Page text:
Baltimore City Council
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File #: 21-0181    Version: 0 Name: City Property - Renaming Tench Tilghman Elementary/Middle School to Beatrice “Bea” Gaddy Elementary/Middle School
Type: Ordinance Status: Withdrawn
File created: 11/15/2021 In control: Baltimore City Council
On agenda: Final action: 12/9/2021
Enactment #:
Title: City Property - Renaming Tench Tilghman Elementary/Middle School to Beatrice “Bea” Gaddy Elementary/Middle School For the purpose of changing the name of Tench Tilghman Elementary/Middle School, located at 600 North Patterson Park Avenue, to Beatrice “Bea” Gaddy Elementary/Middle School.
Sponsors: Antonio Glover, Robert Stokes, Sr., John T. Bullock
Indexes: City Property - Renaming
Attachments: 1. 21-0181~1st Reader, 2. Law 21-0181, 3. BDC 21-0181
* Warning: This is an unofficial, introductory copy of the bill.
The official copy considered by the City Council is the first reader copy.
Introductory*

City of Baltimore
Council Bill R
(Resolution)

Introduced by: Councilmember Glover and Councilmember Stokes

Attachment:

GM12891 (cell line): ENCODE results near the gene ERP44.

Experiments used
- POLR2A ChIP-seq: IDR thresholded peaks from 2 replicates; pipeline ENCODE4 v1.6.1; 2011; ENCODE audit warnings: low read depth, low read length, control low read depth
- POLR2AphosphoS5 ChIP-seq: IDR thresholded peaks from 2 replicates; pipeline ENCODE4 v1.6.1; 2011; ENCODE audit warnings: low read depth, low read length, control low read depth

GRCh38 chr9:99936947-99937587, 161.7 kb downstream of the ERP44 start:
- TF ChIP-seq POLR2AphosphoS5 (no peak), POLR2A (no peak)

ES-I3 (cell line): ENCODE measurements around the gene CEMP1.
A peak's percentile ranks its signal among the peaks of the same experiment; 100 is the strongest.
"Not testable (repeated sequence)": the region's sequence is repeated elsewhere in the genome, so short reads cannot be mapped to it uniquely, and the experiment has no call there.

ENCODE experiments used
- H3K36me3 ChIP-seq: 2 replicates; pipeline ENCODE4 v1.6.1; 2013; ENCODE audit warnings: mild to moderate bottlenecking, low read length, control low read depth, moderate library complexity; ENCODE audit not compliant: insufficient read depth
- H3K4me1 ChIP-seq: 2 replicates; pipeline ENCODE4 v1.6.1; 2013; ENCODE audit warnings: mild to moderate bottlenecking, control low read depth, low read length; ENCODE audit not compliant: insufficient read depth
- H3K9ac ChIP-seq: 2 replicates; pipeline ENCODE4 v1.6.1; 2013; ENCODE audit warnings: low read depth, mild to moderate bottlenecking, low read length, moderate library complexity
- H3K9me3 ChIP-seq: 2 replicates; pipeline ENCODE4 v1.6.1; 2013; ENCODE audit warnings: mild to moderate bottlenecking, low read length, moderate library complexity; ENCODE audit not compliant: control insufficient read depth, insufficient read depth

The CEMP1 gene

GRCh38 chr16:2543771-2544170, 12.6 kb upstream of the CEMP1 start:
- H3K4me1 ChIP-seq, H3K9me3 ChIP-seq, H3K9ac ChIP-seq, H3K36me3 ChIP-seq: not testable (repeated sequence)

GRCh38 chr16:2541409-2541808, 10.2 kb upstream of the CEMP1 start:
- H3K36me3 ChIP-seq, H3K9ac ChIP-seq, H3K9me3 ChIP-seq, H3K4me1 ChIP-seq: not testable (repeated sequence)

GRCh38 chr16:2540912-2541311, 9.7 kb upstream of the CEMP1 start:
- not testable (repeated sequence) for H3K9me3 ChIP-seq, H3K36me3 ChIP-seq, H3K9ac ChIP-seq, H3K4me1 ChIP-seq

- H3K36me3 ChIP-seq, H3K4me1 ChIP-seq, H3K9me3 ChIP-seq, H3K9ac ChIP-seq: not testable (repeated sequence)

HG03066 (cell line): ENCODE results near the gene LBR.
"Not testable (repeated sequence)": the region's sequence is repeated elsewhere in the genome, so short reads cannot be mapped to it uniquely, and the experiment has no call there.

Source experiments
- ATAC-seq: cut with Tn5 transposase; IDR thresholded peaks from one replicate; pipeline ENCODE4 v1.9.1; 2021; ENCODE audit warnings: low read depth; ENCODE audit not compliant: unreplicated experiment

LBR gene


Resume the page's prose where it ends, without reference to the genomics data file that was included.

A Resolution Entitled

A Council Resolution concerning
title
City Property - Renaming Tench Tilghman Elementary/Middle School to Beatrice “Bea” Gaddy Elementary/Middle School
For the purpose of changing the name of Tench Tilghman Elementary/Middle School, located at 600 North Patterson Park Avenue, to Beatrice “Bea” Gaddy Elementary/Middle School.
body

By authority of
Article 5 - Finance, Property, and Procurement
Section 20-2
Baltimore City Code
(Edition 2000)

Recitals

Beatrice “Bea” Gaddy, a Baltimore City Councilmember and champion for Baltimore’s underdogs, arrived in Baltimore in 1964 as a single mother with 5 children. Gaddy earned her bachelors degree from Antioch University in and in the early 1970s joined the East Baltimore Children’s Fund. Using what she learned from her experienced with the Fund, Gaddy founded a homeless shelter, which became the Bea Gaddy Family Centers, Inc. In 1981 she started a community kitchen for Baltimoreans in need, and held an annual free Thanksgiving dinner that became well known in the City. Later, Gaddy also founded a furniture bank and a program refurbishing abandoned City row homes. She became an ordained pastor and buried the poor at no charge to their families. Gaddy won many awards during her time in Baltimore, including Afro American Woman of the Year in 1984, the National Council of Negro Women Humanitarian Awar...

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